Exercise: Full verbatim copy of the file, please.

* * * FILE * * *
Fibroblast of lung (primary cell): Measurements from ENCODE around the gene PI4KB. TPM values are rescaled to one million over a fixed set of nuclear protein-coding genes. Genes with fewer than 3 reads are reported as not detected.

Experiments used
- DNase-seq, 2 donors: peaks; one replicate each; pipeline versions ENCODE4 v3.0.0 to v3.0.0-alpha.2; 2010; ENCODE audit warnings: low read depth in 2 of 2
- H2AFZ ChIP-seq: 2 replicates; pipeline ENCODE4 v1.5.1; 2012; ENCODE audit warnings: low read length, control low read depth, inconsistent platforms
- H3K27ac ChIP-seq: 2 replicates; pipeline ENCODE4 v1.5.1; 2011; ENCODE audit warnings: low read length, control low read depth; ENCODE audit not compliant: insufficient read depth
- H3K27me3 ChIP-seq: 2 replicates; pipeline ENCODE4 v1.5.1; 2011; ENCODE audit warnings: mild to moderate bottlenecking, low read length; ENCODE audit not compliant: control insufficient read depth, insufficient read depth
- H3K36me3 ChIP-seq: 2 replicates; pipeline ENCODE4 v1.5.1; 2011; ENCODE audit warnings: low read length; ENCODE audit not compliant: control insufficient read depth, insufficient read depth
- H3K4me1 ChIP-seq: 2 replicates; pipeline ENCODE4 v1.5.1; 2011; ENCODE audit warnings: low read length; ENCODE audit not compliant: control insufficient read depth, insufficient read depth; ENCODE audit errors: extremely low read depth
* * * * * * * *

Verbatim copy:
Fibroblast of lung (primary cell): Measurements from ENCODE around the gene PI4KB. TPM values are rescaled to one million over a fixed set of nuclear protein-coding genes. Genes with fewer than 3 reads are reported as not detected.

Experiments used
- DNase-seq, 2 donors: peaks; one replicate each; pipeline versions ENCODE4 v3.0.0 to v3.0.0-alpha.2; 2010; ENCODE audit warnings: low read depth in 2 of 2
- H2AFZ ChIP-seq: 2 replicates; pipeline ENCODE4 v1.5.1; 2012; ENCODE audit warnings: low read length, control low read depth, inconsistent platforms
- H3K27ac ChIP-seq: 2 replicates; pipeline ENCODE4 v1.5.1; 2011; ENCODE audit warnings: low read length, control low read depth; ENCODE audit not compliant: insufficient read depth
- H3K27me3 ChIP-seq: 2 replicates; pipeline ENCODE4 v1.5.1; 2011; ENCODE audit warnings: mild to moderate bottlenecking, low read length; ENCODE audit not compliant: control insufficient read depth, insufficient read depth
- H3K36me3 ChIP-seq: 2 replicates; pipeline ENCODE4 v1.5.1; 2011; ENCODE audit warnings: low read length; ENCODE audit not compliant: control insufficient read depth, insufficient read depth
- H3K4me1 ChIP-seq: 2 replicates; pipeline ENCODE4 v1.5.1; 2011; ENCODE audit warnings: low read length; ENCODE audit not compliant: control insufficient read depth, insufficient read depth; ENCODE audit errors: extremely low read depth